Join our Newsletter!
Get in Touch!

Need money for your business? Ask Uncle Sam!

19 Oct 2009 8:24 PM | Working Women (Administrator)

In 1953, Congress enacted the Small Business Administration with the passage of the Small Business Act.  If your business could use a helping hand, an SBA loan is something you should consider. Even if you aren’t necessarily looking for a loan, www.sba.gov offers a multitude of important information any business can benefit from.   

 

Contrary to popular belief, an SBA loan isn’t something specifically for people looking to start a new business, but is more so to help fund new businesses that  need help getting established.  SBA loans offer longer repayment periods and less strict affordability requirements than normal commercial business loans.  A very popular use of SBA loans is for commercial mortgages on buildings, because unlike most bank programs, borrowers are not required to refinance every five years.

 

So how do you get started?  First, spend some time familiarizing yourself with their website.  Then, go apply for business loans at private banks.  I know this sounds contradictory, but before seeking an SBA loan, you must first provide the SBA proof that you can't get a loan from a private source.  You must be turned down for a loan by at least two different banks before you can apply.  If you live in a rural area, one turn down might be enough.

 

Once you are rejected (don’t take it personally), ask your banker if they would grant you the loan under SBA's loan guarantee plan, or if they would work in conjunction with the SBA on a loan.  If your banker is interested, ask if they will contact them using the SBA’s hotline number, which is 1-800-827-5722, to discuss your application.

 

If your bank is just not interested in working with you, then you'll have to apply directly to SBA for a loan on their website.  You'll be required to fill out the SBA loan application, and submit other forms designed to help SBA assess the soundness of your business.  You will need to write a business plan, a statement of personal history, and a monthly cash flow projection.  Although this may sound daunting, the website will walk you through completing these documents with ease.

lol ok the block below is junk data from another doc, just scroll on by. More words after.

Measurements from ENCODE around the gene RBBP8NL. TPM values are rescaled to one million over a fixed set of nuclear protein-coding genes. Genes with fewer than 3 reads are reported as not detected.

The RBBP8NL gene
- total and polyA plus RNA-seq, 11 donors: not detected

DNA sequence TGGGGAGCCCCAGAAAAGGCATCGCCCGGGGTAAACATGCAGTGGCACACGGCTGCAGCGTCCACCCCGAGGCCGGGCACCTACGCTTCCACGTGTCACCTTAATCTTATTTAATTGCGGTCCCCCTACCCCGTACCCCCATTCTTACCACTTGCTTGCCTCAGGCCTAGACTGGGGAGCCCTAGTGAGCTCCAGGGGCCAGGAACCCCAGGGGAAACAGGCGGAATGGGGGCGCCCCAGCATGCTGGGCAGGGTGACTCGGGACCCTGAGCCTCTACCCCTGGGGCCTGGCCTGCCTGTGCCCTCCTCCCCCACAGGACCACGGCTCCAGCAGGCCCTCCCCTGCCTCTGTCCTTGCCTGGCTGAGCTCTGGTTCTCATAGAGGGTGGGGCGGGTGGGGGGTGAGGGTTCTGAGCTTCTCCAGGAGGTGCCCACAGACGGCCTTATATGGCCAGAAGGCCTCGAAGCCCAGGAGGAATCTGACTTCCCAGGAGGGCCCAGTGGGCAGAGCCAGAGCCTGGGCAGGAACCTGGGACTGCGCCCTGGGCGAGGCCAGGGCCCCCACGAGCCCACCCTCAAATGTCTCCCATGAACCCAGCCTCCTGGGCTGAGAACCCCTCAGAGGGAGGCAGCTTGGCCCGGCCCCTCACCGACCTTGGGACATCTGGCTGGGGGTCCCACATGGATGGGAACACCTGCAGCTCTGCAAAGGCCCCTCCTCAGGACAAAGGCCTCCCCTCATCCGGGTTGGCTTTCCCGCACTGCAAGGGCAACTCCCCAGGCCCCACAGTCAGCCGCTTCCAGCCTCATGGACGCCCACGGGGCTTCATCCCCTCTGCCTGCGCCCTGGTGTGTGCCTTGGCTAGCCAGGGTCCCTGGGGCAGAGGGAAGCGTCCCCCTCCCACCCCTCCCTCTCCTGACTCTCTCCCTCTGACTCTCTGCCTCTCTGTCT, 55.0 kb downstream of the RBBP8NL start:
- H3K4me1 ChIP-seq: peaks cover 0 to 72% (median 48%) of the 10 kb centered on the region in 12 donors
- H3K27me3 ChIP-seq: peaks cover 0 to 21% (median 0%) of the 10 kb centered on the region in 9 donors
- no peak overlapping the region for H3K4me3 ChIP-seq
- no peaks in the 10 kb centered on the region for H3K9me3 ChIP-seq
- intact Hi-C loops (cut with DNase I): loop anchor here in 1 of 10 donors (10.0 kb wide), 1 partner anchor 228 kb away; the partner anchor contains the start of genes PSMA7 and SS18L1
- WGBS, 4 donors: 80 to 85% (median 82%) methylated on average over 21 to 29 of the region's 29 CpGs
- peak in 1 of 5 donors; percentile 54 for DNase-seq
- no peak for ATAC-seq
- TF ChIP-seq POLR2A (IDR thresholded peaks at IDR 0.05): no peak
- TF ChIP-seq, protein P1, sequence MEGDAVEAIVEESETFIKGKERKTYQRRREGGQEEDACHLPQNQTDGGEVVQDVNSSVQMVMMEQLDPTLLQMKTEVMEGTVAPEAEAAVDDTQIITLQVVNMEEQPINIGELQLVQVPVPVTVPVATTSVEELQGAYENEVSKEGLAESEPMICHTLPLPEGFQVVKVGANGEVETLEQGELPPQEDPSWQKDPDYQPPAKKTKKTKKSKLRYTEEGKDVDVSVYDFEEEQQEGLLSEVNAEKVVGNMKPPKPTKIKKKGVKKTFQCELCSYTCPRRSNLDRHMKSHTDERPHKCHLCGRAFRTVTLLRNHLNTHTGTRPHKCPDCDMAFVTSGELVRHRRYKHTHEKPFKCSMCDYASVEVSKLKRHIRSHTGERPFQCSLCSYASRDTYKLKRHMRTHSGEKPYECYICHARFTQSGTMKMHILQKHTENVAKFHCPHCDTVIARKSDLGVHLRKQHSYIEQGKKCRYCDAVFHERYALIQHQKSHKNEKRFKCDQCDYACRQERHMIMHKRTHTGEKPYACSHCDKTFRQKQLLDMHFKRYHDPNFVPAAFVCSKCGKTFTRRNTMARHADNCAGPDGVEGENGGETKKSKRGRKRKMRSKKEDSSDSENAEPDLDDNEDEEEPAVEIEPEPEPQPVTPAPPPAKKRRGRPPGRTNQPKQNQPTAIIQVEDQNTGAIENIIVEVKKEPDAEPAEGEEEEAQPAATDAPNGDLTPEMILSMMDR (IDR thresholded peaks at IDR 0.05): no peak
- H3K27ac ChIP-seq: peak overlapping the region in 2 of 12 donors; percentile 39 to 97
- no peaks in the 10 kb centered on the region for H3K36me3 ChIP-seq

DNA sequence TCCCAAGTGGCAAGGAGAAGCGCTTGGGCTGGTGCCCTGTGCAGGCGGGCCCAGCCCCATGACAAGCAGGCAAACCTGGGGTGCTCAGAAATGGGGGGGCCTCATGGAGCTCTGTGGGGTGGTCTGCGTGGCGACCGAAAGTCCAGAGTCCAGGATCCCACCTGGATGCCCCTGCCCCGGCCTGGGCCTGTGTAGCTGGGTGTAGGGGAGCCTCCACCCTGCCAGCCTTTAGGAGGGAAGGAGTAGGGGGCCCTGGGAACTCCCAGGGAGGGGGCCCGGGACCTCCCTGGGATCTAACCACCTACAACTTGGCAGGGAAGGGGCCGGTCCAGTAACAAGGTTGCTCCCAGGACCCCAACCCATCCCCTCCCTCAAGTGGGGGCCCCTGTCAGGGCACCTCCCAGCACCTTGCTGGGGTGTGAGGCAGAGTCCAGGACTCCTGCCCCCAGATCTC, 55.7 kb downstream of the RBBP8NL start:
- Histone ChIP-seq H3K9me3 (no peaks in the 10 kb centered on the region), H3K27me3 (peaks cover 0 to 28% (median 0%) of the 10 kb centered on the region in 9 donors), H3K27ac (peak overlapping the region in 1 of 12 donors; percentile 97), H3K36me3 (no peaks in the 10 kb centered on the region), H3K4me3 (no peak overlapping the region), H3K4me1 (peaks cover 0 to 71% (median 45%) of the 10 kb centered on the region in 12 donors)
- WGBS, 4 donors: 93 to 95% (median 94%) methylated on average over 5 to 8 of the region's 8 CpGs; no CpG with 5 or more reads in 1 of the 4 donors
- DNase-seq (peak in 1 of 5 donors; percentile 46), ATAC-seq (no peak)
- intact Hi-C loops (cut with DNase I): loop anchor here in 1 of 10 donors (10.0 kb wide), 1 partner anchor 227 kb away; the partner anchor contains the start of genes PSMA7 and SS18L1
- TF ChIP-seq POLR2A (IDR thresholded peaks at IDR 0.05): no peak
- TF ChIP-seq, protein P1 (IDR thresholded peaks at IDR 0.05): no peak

After you have submitted your application packet, SBA will evaluate your request to determine your chances of success.  If you plan on operating the business by managing all the day-to-day details on your own, that's an important plus.  Another aspect that will help tip the scales in your favor is if the business will be your sole source of income.  The SBA figures that you'll work that much harder at keeping the business afloat if your family’s livelihood depends on it. 

 

The SBA will also look at your ability to repay the loan.  They will look over your credit history, and although it won’t preclude you altogether, if you have a bankruptcy on record or a default of another loan, your application will receive an extra level of attention that may considerably slow down the process. The most important thing to remember is not to give up.  Don't count yourself out no matter how weak your financial condition may currently seem.  

 

This program was designed to help American business grow - including yours.  Even if you aren’t looking for a loan right now, the SBA also offers several management assistance programs that could prove to be very valuable.  Don’t be afraid to take advantage of everything Uncle Sam has to offer! 

               

Comments

Working WomenHome | About | Events | Join Us | Sponsors | Blog | Connect | Site Map
1-888-WW-UNITE • workingwomenoftampabay@gmail.com
Copyright 2019 Working Women of Tampa Bay  |  3030 N. Rocky Point Dr. | Suite 150 | Tampa, FL 33607
Design Integration by The ARRC™

Powered by Wild Apricot Membership Software